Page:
Then came the second cut, and the third, and so forth. Each time it becomes harder to believe that it's just the low performers getting the shiv, especially when it's people you've worked with and know to be excellent. You see how politics enters into it, how those with higher salaries tend to be lost regardless of value. You notice the reluctance of upper management to get rid of first-level managers that they themselves promoted, no matter how blithering they may be (or how inappropriate it is to move them back to hands-on positions). You see how whole product lines are cut, which is fine, but no attempt is made to consolidate and find the best employees of the lot; apparently that would be too big a drain on management's time.

What was most sad, especially to those of us who were more seasoned, was the hope and relief that would come over most people after each round. They wanted to believe what management was saying, that the company had turned the corner and the cuts were over. And it never seemed to be true, because 2-3 months later, it would happen again, and again. This particular company ended up cutting 2/3 of its people and, even now, five years later, rumors of layoffs still rumble through every so often. Apparently there are "stealth layoffs" that continue to this today. (By the way, that same manager is still there, having been shuttled from management to development and back to management, continuing to show a remarkable lack of talent in either, still insisting that this is it, that the cuts are done, that his group won't be affected - fool.)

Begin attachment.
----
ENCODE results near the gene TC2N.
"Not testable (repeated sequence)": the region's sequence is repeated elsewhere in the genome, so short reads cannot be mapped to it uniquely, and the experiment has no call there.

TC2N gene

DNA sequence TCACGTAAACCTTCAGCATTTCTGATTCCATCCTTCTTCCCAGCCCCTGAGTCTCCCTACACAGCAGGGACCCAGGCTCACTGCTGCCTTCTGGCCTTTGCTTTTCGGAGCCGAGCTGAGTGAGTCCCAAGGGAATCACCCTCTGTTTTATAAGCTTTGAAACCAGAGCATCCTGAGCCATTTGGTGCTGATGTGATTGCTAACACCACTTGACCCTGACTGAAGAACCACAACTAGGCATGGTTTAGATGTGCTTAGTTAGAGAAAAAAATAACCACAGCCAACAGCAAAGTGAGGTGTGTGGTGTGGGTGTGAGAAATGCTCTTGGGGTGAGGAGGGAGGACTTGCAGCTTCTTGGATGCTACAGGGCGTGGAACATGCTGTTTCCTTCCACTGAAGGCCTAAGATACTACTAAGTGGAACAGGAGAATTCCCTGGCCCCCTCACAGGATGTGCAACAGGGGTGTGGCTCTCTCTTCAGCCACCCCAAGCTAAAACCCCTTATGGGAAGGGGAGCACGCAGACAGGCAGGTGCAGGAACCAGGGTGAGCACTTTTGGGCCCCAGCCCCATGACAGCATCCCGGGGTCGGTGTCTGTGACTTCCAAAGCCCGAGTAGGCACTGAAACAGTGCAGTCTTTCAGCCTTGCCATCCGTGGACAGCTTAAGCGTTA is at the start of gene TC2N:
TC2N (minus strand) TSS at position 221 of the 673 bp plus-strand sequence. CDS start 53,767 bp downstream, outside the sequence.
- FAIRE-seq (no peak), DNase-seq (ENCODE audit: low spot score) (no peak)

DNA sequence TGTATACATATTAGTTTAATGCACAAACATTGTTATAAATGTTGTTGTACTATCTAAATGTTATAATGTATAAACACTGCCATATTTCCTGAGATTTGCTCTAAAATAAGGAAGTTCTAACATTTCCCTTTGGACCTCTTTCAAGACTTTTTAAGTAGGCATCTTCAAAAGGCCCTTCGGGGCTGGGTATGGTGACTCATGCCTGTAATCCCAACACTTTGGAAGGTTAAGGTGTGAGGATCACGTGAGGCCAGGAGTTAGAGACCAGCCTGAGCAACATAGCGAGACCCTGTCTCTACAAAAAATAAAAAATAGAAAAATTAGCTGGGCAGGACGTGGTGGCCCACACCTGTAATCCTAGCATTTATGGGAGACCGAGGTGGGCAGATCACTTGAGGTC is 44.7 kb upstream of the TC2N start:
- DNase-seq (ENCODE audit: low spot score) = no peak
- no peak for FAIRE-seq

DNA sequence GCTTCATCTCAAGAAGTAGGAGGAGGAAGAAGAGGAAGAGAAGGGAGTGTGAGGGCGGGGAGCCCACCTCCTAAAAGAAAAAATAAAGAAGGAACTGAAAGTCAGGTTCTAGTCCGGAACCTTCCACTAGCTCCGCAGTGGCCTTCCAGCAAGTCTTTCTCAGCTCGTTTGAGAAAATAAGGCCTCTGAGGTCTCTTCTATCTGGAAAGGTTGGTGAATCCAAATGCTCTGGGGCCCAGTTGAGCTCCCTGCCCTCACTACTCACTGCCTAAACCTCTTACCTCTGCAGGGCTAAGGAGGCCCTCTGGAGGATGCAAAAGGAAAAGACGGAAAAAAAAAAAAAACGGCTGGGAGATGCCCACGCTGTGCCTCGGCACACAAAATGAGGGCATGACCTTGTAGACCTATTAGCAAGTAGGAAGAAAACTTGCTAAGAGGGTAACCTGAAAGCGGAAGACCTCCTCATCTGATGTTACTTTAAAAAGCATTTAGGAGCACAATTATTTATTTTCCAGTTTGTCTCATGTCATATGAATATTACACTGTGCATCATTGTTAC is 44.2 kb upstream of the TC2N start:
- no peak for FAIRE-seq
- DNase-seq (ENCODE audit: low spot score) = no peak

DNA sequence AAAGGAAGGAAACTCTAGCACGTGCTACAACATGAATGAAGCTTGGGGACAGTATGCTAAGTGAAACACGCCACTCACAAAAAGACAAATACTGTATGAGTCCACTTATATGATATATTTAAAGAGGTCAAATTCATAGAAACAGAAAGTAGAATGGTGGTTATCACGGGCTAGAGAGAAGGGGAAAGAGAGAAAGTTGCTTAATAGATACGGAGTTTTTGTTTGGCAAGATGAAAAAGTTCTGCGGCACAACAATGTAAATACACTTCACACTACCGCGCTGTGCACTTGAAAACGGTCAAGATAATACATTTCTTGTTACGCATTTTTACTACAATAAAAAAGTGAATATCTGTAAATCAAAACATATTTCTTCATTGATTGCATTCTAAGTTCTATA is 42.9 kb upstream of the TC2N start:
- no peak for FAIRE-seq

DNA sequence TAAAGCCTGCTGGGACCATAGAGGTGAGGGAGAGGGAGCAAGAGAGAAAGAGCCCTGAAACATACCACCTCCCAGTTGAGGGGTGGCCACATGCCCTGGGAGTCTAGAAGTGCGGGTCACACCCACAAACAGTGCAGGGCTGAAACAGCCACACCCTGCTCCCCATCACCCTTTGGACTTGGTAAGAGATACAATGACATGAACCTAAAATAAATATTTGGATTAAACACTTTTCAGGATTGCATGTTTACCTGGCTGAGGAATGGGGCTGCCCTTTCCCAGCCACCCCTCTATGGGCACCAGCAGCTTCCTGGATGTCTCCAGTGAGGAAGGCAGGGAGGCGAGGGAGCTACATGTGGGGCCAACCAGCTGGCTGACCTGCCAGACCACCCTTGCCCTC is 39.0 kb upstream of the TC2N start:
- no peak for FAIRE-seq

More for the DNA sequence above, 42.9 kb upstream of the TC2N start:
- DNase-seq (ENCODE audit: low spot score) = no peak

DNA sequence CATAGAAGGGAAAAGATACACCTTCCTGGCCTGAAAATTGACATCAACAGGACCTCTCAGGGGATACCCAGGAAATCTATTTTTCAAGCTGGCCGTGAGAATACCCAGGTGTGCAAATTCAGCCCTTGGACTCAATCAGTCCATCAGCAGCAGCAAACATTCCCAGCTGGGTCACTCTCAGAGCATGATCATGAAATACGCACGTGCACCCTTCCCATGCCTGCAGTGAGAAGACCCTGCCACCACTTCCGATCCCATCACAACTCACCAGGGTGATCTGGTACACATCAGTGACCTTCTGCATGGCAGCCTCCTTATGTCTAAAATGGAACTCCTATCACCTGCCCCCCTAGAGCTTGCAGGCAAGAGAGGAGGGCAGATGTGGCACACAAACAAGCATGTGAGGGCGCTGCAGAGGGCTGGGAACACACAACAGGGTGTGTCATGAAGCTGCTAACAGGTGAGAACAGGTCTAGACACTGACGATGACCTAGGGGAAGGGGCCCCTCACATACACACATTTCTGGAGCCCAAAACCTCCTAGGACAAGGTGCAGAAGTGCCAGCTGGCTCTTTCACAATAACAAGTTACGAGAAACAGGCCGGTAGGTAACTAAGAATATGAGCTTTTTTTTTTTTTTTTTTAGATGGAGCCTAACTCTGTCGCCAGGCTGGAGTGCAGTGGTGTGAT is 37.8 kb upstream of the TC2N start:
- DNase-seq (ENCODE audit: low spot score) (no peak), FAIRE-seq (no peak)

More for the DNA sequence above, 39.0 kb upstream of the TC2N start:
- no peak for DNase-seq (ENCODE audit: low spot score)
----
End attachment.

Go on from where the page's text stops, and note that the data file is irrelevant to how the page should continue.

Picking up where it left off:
Another interesting phenomenon is the public-ness of these cuts. The first one is always ballyhooed, as the company is going to get back on the right side of the cost curve, enacting needed financial discipline. And the stock price usually responds favorably. A few months later, the second cut comes, a bit more quietly, and the stock price barely moves. Each subsequent slash is more of a secret, and at some point the announcement actually hurts the share price; apparently even the Wall Street analysts recognize that it's bad management that forces a company to go to the layoff well again and again.

But this is the dynamic workplace that so many people, mainly those in executive suites with golden parachutes or in ivory towers with tenure, tout as being a sign of strength. Destructive change inevitably leads to greater efficiency, making a better world for all. If some are left behind or damaged irreparably, well, that's the price we pay for that better world, and we'll just agree to ignore the hidden costs.

But, perhaps I'm wrong this time. Maybe Johnson will be right and the Tribune is going to make this round of cuts and develop a new-media strategy and find a profitable advertising model and pay back Sam Zell's debt and enter a wonderful new world of 24/7 media integration, blah, blah, blah.

I wouldn't count on it, though. This is already the fourth set of staff reductions in the past two-and-a-half years at the Tribune, most of which came before hard-driving businessman Zell took over, before the highly-leveraged purchase occurred. I would say the probability is far more than 50-50 that the cuts have just started, and that the Tribune will be far different in a couple of years from how it is today.

Whether it will still be worth reading remains to be seen.